If you've had unpleasant experiences, it's likely on you. Do you say "Bonjour" when you enter a shop or interact with someone? Do you speak quietly? Americans are loud and it is considered impolite. You know how it's said one should put on perfume so no one but a person who is really, really close to you can tell you're wearing it? Think of your voice that way. Do you eat or drink  walking down the street? Don't, or be prepared for people to have a certain opinion of you that might affect your interaction with them. 

Basically, as in any other place you travel to, behave like a polite, refined individual and you will be received as one. It's pretty simple.

Believe me, I am not loud, not by any country's standards.  I do not eat on the roads.  I do not wear perfume, stand in the way, or tell people the US is best.  That said, I did have on white shoes ....

I should note that my co-travelers, who are Americans of Indian and Ukrainian origin, got the same vibe I did in France.

I should also note that this was back in 2014.

 

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2 hours ago, SKL said:

As for the stereotype about French-speaking bilingual people acting angry about English, I hate to support a stereotype, but I did get that feeling with a number of individuals in France.  They spoke excellent English but were still angry (or looked angry) that they needed to use it.  FTR I do know some French, but for a bilingual person, conversing with me in French would be much more excruciating for them than English.  And based on their general demeanor, I didn't get the feeling they would appreciate my effort.  😛

I get that most of it is they just don't like the USA.  But I have to say that it is kind of sad to feel the hatred just for walking down their streets (regardless of whether I'm walking the culturally appropriate way or not).  I still prefer to travel than not, though.  (And yes I know others have probably felt that here - particularly people who wear Muslim or Sikh garb in certain conservative parts of the USA.  That is awful too.)

This is interesting because it's so different from what we experienced. We lived in a French city that was not a typical tourist locale for 4 months and people fell over themselves apologizing for not speaking better English (some were essentially fluent, some knew very, very little). We had to reassure them that we were to blame.

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3 hours ago, MEmama said:

Ummmm...you do realize that northern New England was heavily populated by Québécois and Acadians? Maine has many communities where French reigns, as I’m sure do New Hampshire and Vermont. It is the second most spoken language in Maine and Vermont and third in NH.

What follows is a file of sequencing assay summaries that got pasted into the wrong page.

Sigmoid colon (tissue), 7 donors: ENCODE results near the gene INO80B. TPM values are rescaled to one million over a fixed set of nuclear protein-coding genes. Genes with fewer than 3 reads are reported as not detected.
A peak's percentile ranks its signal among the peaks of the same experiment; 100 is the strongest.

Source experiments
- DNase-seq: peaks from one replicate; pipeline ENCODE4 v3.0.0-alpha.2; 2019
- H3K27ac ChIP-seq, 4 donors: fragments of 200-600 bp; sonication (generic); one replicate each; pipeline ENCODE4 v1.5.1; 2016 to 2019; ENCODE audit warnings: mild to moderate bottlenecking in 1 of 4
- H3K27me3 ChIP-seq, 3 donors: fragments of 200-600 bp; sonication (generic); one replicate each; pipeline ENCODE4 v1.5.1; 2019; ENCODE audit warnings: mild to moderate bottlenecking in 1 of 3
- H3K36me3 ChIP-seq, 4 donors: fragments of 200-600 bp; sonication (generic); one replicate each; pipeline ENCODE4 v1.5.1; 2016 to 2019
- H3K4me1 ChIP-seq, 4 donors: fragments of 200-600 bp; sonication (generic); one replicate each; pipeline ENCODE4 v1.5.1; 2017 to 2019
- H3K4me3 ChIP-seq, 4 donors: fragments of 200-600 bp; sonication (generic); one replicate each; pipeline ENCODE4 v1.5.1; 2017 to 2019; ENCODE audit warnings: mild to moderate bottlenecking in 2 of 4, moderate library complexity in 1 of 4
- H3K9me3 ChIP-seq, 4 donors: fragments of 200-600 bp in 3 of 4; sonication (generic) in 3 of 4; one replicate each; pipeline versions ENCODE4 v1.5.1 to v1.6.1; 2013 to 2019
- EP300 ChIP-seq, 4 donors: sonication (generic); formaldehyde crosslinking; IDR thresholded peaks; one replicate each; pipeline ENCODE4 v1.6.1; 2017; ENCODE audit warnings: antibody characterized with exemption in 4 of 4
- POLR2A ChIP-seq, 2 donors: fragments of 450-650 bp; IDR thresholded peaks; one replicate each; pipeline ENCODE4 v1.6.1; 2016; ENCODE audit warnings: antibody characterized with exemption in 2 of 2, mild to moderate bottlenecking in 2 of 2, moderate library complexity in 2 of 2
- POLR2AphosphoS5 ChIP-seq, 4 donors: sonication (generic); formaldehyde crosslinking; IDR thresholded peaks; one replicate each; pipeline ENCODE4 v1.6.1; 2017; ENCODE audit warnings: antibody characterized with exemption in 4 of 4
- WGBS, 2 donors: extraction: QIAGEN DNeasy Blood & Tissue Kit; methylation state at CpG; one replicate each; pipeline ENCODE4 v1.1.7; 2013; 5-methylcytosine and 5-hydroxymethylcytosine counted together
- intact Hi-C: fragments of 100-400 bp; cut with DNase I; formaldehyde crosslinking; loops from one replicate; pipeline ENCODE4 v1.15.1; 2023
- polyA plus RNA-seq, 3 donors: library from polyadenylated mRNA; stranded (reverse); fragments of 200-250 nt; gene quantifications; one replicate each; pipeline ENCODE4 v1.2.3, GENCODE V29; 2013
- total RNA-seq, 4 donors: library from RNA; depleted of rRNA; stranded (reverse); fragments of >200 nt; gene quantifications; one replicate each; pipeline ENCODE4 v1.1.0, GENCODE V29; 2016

There’s no ignorance about the province or country to our north. Seriously?

It can't be both ways, can it? Either they are Canadian and bloody annoying, as the PP stated, or they are American and annoying. I guess going into a shop and speaking a language different than English is enough to be annoying, though.

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4 hours ago, SKL said:

Believe me, I am not loud, not by any country's standards.  I do not eat on the roads.  I do not wear perfume, stand in the way, or tell people the US is best.  That said, I did have on white shoes ....

I should note that my co-travelers, who are Americans of Indian and Ukrainian origin, got the same vibe I did in France.

I should also note that this was back in 2014.

 

Sure, maybe it was your white shoes. More likely, they didn't care enough to hate you (why would they?), and you mistook non-effusiveness for something it wasn't. Maybe your expectations were that French people are rude and so you read into actions things that weren't there. Of course, it's always possible they hated you on sight. 😋

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4 hours ago, xahm said:

This is interesting because it's so different from what we experienced. We lived in a French city that was not a typical tourist locale for 4 months and people fell over themselves apologizing for not speaking better English (some were essentially fluent, some knew very, very little). We had to reassure them that we were to blame.

Paris has come by its reputation for looking down on non-francophones honestly.

Other parts of France do tend to be friendlier.

 

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5 hours ago, bibiche said:

Basically, as in any other place you travel to, behave like a polite, refined individual and you will be received as one. It's pretty simple.

One of my big takeaways from this whole thread is that what may be considered "polite and refined" or socially acceptable isn't the same across cultures. So if you mean that tourists should do their best to adopt the social norms of the place they are visiting, sure. But I also think we could all be better at giving people the benefit of the doubt, having some patience, and trying to accept others for who they are and not who we think they should be.